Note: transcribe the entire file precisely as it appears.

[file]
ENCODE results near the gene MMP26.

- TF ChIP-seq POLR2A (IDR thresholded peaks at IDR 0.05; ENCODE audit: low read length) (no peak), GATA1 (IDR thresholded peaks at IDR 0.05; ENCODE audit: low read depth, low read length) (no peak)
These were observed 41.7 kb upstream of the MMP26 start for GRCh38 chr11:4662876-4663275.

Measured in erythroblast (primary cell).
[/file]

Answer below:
ENCODE results near the gene MMP26.

- TF ChIP-seq POLR2A (IDR thresholded peaks at IDR 0.05; ENCODE audit: low read length) (no peak), GATA1 (IDR thresholded peaks at IDR 0.05; ENCODE audit: low read depth, low read length) (no peak)
These were observed 41.7 kb upstream of the MMP26 start for GRCh38 chr11:4662876-4663275.

Measured in erythroblast (primary cell).